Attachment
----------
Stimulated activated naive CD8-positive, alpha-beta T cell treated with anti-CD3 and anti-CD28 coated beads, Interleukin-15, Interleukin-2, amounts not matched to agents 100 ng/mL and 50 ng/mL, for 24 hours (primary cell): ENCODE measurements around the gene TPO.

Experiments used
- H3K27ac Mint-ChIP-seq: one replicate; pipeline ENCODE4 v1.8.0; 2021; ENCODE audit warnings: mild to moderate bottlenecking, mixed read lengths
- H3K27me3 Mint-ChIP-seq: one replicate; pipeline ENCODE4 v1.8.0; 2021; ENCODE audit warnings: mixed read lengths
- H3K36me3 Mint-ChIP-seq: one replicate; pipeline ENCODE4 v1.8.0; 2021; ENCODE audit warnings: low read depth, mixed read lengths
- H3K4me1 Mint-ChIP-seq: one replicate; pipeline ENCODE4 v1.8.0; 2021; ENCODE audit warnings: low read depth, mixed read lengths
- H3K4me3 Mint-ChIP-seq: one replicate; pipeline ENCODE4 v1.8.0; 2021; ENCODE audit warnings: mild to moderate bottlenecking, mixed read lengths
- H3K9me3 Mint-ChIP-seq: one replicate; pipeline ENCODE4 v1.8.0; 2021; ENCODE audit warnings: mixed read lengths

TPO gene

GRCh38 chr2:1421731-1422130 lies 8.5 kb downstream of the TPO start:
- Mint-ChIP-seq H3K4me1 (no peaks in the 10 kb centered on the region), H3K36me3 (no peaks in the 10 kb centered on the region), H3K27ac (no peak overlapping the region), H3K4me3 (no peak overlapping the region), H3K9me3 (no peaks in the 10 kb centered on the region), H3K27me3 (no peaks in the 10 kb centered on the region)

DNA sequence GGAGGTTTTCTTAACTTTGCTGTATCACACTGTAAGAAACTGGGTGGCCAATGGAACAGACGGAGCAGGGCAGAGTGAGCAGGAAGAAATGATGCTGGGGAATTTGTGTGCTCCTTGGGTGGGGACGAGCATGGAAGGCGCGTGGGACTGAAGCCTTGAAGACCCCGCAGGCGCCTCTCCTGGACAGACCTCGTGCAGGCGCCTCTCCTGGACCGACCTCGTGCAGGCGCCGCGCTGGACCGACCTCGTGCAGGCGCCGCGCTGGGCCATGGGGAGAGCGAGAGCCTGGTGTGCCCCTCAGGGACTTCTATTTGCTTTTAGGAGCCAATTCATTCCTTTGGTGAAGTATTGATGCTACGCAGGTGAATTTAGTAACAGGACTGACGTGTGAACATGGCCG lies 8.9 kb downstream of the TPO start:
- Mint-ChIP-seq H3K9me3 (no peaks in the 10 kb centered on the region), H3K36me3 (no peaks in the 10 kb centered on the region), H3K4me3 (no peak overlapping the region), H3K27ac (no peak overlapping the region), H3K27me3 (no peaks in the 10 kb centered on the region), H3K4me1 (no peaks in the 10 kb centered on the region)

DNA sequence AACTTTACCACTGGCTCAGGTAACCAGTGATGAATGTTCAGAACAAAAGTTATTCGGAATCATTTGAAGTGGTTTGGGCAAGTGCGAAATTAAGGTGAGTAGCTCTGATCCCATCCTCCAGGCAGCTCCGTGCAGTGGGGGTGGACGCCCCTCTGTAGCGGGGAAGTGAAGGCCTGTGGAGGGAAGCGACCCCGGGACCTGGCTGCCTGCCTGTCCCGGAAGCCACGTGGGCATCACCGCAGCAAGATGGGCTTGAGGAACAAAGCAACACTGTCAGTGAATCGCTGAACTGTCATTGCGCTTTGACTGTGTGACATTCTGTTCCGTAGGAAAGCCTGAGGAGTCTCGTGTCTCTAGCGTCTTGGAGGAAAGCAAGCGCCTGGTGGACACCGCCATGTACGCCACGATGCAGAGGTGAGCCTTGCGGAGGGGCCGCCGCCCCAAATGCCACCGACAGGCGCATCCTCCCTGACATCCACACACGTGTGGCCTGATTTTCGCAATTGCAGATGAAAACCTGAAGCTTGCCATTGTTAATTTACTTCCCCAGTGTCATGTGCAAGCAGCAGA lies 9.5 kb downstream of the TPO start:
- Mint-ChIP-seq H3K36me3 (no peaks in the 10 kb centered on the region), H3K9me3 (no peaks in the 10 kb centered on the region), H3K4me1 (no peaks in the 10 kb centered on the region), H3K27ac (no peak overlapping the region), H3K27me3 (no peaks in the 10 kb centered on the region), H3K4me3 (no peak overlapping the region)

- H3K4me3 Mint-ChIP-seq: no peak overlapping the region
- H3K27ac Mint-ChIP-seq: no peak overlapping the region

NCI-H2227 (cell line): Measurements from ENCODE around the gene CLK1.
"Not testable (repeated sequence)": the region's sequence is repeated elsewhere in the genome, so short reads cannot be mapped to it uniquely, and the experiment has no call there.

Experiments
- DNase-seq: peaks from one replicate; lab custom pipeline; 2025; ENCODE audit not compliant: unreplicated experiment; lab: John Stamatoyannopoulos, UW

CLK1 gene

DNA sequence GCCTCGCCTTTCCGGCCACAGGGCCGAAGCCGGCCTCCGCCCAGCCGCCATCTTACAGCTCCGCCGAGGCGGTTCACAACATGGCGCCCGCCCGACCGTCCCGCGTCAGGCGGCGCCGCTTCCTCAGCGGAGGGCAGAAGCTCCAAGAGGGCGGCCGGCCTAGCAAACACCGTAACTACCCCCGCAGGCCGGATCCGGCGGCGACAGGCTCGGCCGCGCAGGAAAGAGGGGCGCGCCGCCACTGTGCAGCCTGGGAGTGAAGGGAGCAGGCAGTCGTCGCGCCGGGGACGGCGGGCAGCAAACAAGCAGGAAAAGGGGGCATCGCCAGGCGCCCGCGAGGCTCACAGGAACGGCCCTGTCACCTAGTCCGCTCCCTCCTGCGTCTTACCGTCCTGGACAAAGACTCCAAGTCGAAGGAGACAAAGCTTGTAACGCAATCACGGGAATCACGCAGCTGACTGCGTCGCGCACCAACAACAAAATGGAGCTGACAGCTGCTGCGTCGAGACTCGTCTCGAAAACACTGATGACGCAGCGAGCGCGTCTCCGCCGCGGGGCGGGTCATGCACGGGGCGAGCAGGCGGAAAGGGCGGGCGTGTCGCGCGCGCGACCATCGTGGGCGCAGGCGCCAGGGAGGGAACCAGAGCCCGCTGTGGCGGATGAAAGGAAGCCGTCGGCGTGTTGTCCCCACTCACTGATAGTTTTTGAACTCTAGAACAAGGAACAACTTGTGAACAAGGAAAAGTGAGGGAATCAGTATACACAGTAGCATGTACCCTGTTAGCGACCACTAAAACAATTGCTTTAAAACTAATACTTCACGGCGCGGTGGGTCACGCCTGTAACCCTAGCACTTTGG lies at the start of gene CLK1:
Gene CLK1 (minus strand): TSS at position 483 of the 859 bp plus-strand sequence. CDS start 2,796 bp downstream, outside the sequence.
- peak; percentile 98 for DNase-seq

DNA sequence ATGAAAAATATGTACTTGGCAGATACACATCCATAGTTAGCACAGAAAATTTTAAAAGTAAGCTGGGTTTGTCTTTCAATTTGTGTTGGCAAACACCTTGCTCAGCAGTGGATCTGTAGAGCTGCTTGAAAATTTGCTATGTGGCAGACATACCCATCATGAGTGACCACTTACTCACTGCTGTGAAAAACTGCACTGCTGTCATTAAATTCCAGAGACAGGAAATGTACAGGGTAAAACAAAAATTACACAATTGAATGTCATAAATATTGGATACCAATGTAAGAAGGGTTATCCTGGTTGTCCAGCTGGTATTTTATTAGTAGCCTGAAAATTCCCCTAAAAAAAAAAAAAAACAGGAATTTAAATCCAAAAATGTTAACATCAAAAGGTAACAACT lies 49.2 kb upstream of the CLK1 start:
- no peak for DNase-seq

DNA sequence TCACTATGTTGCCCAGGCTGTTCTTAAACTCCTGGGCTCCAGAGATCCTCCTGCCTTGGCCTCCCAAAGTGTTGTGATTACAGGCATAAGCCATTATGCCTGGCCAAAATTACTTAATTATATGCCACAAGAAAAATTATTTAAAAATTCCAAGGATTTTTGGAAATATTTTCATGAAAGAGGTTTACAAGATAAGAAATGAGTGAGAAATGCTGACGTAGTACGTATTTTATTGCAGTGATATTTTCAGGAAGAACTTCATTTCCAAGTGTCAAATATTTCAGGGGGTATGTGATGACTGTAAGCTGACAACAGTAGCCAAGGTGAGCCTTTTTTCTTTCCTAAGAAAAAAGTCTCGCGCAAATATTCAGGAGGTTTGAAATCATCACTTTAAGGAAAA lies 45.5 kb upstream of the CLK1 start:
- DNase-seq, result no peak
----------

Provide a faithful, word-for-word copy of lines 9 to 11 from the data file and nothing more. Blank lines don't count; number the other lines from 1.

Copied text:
TPO gene

GRCh38 chr2:1421731-1422130 lies 8.5 kb downstream of the TPO start:
- Mint-ChIP-seq H3K4me1 (no peaks in the 10 kb centered on the region), H3K36me3 (no peaks in the 10 kb centered on the region), H3K27ac (no peak overlapping the region), H3K4me3 (no peak overlapping the region), H3K9me3 (no peaks in the 10 kb centered on the region), H3K27me3 (no peaks in the 10 kb centered on the region)